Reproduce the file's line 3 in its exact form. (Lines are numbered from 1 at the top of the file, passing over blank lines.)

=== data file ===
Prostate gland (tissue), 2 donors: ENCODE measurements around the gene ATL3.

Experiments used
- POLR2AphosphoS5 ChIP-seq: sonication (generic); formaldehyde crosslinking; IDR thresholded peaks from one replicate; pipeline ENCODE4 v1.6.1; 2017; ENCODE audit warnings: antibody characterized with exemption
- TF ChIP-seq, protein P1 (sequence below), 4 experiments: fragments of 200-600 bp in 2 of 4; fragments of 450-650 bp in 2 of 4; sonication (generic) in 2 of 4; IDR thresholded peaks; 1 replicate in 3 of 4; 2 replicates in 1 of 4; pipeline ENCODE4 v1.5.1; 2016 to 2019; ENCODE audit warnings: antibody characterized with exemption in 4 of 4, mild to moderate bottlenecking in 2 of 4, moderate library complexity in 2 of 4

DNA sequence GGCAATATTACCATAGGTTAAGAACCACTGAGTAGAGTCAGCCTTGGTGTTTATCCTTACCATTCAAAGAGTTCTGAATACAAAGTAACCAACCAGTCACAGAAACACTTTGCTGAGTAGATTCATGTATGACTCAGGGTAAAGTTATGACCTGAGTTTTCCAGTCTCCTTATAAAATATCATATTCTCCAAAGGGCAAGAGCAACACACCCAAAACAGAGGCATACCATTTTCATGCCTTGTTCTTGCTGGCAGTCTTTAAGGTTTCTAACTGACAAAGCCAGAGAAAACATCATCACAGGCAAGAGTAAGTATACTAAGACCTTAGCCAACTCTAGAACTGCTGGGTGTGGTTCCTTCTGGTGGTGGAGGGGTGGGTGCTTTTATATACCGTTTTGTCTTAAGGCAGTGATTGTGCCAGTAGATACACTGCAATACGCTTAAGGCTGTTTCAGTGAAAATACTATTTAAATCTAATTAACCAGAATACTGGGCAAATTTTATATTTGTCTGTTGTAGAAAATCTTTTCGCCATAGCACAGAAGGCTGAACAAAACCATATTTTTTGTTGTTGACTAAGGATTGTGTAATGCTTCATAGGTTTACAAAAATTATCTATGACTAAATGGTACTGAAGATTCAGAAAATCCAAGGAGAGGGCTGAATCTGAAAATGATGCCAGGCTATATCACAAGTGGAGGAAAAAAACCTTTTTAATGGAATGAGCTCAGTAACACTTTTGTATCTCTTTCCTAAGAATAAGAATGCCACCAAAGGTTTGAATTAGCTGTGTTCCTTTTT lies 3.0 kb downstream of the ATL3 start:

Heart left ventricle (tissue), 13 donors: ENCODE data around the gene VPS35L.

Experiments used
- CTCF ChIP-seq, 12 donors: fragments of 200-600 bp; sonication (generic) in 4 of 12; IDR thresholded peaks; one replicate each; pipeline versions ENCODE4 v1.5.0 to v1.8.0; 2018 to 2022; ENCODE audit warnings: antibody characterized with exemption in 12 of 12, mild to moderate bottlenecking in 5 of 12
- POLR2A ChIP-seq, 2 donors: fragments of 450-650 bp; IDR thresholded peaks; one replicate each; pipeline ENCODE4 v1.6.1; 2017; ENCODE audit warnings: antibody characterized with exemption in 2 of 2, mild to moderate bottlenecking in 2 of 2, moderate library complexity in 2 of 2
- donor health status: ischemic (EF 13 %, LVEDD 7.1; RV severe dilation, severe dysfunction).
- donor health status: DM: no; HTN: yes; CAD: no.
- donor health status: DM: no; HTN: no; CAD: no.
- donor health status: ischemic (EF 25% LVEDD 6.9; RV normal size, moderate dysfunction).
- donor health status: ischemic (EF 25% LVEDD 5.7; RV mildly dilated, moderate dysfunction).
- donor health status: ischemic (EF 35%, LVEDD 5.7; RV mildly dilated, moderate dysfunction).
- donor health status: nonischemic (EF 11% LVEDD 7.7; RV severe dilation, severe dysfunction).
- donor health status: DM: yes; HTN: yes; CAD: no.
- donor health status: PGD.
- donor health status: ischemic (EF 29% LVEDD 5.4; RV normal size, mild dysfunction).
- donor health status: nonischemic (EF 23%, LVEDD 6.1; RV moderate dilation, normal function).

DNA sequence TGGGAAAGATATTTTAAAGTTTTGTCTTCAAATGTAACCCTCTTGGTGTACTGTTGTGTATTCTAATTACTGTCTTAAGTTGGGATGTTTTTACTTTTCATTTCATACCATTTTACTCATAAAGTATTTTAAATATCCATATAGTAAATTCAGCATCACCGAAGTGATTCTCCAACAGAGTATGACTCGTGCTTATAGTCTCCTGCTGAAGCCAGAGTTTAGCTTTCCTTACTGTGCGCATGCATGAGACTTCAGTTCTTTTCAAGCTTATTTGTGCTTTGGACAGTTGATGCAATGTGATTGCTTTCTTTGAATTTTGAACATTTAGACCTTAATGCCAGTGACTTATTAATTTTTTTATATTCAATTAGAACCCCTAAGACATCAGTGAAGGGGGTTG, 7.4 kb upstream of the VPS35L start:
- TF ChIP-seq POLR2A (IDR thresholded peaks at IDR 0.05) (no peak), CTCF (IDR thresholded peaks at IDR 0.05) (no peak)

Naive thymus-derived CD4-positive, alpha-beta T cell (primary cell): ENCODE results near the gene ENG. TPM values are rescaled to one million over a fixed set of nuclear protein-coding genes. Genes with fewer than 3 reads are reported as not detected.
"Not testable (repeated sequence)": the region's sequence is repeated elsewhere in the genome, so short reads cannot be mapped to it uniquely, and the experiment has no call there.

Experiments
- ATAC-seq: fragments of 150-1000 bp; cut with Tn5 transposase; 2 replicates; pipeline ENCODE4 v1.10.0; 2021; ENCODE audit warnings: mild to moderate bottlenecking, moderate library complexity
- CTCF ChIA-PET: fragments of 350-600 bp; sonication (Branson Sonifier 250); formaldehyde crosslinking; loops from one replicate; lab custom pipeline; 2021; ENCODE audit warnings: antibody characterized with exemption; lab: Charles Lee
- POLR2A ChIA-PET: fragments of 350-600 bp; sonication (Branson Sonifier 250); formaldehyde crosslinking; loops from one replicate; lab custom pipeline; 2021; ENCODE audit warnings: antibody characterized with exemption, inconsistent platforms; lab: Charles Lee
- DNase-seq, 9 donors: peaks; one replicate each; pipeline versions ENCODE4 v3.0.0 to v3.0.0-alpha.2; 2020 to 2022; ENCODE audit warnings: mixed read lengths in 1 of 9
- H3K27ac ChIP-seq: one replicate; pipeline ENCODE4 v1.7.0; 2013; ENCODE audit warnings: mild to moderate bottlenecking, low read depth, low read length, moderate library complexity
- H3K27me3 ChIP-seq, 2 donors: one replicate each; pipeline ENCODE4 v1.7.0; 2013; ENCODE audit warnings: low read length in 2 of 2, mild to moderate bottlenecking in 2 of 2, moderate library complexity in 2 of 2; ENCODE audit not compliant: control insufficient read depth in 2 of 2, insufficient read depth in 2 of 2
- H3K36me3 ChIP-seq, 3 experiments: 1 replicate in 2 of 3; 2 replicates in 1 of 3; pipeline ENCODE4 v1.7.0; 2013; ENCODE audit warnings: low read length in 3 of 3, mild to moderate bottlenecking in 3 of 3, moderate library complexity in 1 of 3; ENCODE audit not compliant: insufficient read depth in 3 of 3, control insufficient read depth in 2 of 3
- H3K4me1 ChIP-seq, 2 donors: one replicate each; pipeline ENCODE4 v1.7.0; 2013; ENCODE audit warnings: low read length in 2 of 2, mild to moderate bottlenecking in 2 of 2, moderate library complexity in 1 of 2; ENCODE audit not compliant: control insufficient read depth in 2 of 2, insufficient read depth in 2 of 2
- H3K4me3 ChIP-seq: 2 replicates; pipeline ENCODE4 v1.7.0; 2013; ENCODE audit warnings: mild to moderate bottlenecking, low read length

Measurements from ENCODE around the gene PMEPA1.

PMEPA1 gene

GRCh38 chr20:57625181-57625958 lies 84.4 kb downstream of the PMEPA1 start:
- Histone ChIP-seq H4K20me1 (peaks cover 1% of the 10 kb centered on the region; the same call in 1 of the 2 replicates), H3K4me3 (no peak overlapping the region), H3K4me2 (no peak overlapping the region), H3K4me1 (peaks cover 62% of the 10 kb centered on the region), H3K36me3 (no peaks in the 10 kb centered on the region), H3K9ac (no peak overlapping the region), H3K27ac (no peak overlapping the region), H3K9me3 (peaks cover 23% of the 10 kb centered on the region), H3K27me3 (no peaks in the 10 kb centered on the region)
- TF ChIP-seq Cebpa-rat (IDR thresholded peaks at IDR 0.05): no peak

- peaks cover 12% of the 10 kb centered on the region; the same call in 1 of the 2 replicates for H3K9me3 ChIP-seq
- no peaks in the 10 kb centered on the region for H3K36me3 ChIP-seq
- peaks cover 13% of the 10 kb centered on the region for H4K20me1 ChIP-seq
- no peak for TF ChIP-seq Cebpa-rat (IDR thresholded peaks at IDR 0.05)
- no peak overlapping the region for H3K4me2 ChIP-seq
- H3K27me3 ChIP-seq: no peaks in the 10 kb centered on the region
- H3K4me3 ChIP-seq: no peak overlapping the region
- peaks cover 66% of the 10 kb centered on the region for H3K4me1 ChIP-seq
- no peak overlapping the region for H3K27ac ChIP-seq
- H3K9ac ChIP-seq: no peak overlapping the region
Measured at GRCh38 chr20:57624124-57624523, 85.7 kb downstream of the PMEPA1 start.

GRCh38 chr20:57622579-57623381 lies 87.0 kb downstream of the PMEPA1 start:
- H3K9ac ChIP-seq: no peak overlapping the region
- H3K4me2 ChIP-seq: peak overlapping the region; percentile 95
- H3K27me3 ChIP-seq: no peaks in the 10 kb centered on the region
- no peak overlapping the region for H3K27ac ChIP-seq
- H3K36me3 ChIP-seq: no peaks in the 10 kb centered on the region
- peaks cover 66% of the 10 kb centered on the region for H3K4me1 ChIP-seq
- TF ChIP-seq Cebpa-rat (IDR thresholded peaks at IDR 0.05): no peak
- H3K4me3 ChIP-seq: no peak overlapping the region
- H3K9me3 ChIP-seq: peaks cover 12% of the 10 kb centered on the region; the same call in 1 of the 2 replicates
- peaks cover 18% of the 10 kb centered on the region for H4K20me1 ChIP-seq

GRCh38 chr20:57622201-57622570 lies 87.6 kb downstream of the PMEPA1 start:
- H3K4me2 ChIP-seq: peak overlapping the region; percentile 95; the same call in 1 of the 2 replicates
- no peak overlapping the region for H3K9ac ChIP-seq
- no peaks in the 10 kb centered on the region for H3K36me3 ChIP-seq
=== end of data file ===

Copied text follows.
- POLR2AphosphoS5 ChIP-seq: sonication (generic); formaldehyde crosslinking; IDR thresholded peaks from one replicate; pipeline ENCODE4 v1.6.1; 2017; ENCODE audit warnings: antibody characterized with exemption